The electromagnetogram technique began as a collaboration between artists Liz Liguori and Jessie Mann for the Mountain Lake Workshop in response to the hyperrealism of digital photography. Just as photography once took over from painting the responsibility of accurately reflecting the world, allowing painting to expand into impressionism and abstraction, darkroom photography is now also free to explore the line, texture, and color of the medium without responsibility to representation.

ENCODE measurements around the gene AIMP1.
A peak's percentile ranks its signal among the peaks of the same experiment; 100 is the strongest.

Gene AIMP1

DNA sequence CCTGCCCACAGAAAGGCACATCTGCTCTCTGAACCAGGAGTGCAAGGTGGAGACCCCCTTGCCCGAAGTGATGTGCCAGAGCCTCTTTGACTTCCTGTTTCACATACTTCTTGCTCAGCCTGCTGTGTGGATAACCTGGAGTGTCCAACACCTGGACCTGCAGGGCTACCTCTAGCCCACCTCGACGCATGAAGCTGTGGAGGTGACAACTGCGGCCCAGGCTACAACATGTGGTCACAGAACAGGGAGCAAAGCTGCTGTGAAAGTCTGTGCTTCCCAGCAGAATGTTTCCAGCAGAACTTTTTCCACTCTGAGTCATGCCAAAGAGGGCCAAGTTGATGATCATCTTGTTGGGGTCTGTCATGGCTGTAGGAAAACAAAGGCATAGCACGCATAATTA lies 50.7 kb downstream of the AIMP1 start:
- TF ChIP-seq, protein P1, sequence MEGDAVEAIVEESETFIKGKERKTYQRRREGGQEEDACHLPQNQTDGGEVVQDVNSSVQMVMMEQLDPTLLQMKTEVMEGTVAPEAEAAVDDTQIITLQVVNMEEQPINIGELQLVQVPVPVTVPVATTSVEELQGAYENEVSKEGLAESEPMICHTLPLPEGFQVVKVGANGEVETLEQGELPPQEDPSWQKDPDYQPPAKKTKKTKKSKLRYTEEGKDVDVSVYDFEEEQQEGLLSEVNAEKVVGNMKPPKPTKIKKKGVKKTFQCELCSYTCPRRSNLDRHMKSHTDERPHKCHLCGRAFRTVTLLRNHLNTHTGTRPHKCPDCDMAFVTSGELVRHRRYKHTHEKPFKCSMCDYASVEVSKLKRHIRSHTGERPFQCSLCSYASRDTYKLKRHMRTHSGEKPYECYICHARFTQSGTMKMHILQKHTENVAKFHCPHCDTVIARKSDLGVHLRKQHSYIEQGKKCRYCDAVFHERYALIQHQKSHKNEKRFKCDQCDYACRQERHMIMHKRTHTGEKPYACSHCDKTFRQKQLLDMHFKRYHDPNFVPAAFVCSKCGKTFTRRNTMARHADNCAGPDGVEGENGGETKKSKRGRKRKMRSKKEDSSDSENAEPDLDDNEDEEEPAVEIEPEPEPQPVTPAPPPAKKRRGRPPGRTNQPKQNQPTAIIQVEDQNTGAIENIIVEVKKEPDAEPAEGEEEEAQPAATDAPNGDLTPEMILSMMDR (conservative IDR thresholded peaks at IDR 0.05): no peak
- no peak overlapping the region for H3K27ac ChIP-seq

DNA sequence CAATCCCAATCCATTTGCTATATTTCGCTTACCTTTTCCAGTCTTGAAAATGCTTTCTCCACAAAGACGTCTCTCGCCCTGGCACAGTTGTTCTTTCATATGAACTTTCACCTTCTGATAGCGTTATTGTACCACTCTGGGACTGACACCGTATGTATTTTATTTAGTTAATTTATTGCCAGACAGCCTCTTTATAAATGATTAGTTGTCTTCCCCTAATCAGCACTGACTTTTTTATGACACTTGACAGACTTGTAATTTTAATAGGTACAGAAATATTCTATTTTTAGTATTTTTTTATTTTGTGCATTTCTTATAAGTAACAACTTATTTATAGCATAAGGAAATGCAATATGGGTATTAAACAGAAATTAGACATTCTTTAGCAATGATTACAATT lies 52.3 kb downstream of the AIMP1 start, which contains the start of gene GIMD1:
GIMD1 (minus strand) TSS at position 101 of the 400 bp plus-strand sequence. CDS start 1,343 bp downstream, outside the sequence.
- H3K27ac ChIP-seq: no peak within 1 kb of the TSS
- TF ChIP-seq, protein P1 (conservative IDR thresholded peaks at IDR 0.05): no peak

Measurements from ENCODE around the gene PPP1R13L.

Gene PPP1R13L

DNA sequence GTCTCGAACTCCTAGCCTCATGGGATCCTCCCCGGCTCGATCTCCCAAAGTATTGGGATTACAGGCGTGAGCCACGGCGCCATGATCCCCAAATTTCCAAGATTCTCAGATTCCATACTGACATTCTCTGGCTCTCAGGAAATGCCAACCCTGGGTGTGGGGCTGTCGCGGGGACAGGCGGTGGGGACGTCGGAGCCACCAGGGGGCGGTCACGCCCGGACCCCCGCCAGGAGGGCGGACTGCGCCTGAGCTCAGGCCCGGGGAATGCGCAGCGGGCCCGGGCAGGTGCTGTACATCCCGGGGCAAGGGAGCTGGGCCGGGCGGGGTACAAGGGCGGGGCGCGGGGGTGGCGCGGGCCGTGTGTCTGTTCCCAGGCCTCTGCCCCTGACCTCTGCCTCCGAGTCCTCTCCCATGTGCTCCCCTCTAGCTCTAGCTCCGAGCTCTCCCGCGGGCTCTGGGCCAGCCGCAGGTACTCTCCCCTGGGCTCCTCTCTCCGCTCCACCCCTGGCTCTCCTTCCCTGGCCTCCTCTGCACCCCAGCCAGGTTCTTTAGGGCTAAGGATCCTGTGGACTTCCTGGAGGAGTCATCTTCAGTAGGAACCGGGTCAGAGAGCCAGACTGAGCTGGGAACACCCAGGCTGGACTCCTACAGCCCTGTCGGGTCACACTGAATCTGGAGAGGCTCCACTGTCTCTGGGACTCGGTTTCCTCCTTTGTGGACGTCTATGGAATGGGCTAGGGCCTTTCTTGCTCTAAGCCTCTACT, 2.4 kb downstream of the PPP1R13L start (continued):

Clement Greenburg outlines the hallmarks of abstract expressionism as “large and conspicuous rhythms, broken color, uneven saturations, exhibited finger marks, masses that blot and fuse.” Electromagnetograms are an attempt to recreate these elements but with photographic processes rather than paint. They were particularly inspired by Ralph Eugene Meatyard: Abstractions 1957-1972–images that rebirthed photography as an abstract medium. These new works are a continued exploration of the essence of the photographic medium–isolating light, surface, saturation, and rhythm in the manner of abstract expressionism. By using photo chemicals and the refracted beam of a laser, each print records an ephemeral moment of light moving through space.